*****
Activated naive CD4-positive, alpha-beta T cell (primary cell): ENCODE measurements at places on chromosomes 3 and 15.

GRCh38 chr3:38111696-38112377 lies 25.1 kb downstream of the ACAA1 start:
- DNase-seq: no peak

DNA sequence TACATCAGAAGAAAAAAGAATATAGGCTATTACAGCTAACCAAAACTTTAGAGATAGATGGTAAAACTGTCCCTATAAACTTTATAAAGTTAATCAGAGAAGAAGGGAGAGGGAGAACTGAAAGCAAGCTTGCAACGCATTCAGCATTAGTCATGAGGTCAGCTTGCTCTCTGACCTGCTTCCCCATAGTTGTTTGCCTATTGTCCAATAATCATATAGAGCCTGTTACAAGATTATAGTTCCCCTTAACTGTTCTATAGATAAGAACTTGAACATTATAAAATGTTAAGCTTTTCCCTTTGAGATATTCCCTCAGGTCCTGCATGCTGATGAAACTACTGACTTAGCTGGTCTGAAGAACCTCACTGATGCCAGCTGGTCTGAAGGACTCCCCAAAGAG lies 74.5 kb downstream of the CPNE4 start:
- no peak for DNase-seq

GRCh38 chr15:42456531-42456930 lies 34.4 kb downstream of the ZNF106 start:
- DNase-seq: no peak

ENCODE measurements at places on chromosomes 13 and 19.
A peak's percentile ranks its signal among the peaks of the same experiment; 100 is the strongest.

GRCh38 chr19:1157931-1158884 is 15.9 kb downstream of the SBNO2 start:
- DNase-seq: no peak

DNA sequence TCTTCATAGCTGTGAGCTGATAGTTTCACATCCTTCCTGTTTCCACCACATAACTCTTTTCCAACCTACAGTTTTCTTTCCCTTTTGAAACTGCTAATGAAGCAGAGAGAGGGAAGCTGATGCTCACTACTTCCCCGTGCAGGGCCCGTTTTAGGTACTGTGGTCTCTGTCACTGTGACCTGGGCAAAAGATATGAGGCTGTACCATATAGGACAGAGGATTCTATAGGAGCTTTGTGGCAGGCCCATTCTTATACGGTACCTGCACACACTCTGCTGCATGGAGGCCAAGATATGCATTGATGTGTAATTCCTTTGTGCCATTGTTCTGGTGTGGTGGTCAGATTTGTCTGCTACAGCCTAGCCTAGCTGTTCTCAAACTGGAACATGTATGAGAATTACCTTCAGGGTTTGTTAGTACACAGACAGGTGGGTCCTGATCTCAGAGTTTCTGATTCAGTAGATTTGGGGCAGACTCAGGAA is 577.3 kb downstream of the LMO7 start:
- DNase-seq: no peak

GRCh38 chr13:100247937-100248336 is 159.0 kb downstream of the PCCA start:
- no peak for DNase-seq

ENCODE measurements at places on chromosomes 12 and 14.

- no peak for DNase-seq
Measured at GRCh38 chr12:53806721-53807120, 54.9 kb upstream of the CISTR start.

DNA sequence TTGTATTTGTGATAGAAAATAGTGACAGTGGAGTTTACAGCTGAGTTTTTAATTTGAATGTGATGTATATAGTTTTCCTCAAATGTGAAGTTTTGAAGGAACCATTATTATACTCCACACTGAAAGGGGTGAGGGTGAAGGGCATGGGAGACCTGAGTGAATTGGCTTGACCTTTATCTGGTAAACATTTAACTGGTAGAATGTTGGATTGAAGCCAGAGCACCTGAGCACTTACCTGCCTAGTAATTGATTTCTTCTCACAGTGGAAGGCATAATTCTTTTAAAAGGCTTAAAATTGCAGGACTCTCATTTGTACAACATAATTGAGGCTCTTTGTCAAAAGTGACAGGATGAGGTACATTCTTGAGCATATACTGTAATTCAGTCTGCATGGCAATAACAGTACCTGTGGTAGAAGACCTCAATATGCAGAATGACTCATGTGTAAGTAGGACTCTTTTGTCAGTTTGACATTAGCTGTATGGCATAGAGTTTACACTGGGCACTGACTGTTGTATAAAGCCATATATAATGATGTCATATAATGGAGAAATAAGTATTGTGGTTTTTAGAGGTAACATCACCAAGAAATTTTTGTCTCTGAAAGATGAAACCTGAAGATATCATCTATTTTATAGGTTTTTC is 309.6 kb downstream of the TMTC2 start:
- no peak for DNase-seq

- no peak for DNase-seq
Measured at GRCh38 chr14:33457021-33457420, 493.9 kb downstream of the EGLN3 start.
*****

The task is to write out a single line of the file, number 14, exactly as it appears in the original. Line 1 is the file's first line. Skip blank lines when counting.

GRCh38 chr13:100247937-100248336 is 159.0 kb downstream of the PCCA start: